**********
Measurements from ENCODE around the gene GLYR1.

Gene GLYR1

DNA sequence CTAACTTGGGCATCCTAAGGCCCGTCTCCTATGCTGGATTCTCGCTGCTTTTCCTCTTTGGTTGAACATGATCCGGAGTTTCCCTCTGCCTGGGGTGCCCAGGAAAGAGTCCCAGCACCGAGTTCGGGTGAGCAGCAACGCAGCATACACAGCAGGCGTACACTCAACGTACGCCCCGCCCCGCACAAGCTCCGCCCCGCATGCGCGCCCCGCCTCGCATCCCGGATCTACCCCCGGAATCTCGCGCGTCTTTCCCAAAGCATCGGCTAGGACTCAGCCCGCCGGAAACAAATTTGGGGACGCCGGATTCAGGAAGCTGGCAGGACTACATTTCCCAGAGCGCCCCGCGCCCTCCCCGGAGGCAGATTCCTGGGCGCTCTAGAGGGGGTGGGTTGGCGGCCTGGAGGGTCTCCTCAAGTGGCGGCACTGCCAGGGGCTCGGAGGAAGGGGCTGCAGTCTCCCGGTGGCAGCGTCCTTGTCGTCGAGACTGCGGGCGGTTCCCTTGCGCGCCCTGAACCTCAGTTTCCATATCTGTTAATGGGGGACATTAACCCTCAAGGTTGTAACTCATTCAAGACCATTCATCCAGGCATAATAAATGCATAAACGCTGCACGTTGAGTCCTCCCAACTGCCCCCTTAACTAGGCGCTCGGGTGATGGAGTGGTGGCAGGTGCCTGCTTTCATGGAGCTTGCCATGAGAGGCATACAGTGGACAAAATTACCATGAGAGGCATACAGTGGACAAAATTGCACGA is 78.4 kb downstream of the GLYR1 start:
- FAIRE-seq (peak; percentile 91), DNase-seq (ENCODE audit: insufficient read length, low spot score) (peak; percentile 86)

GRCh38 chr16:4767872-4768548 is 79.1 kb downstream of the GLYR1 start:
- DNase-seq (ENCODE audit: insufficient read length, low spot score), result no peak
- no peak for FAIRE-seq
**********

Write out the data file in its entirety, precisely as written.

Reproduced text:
Measurements from ENCODE around the gene GLYR1.

Gene GLYR1

DNA sequence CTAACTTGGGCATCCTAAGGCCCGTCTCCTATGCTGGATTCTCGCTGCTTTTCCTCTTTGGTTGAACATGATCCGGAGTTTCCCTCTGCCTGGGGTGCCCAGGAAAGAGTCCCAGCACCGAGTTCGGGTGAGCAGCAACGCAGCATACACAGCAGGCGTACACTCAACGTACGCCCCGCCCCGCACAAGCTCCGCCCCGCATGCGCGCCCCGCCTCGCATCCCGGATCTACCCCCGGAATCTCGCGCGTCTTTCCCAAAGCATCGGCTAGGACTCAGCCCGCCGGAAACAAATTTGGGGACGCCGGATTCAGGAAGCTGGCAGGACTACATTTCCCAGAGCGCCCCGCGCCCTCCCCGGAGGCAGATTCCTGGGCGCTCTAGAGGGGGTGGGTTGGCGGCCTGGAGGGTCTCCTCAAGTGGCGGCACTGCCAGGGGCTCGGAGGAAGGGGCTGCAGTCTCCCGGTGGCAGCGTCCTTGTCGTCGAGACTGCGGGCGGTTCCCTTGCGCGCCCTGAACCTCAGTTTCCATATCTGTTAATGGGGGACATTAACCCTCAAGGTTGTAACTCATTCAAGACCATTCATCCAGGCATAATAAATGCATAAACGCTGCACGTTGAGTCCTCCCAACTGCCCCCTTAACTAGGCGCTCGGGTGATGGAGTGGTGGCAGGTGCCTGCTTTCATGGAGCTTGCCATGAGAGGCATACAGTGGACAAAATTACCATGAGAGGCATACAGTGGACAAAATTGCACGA is 78.4 kb downstream of the GLYR1 start:
- FAIRE-seq (peak; percentile 91), DNase-seq (ENCODE audit: insufficient read length, low spot score) (peak; percentile 86)

GRCh38 chr16:4767872-4768548 is 79.1 kb downstream of the GLYR1 start:
- DNase-seq (ENCODE audit: insufficient read length, low spot score), result no peak
- no peak for FAIRE-seq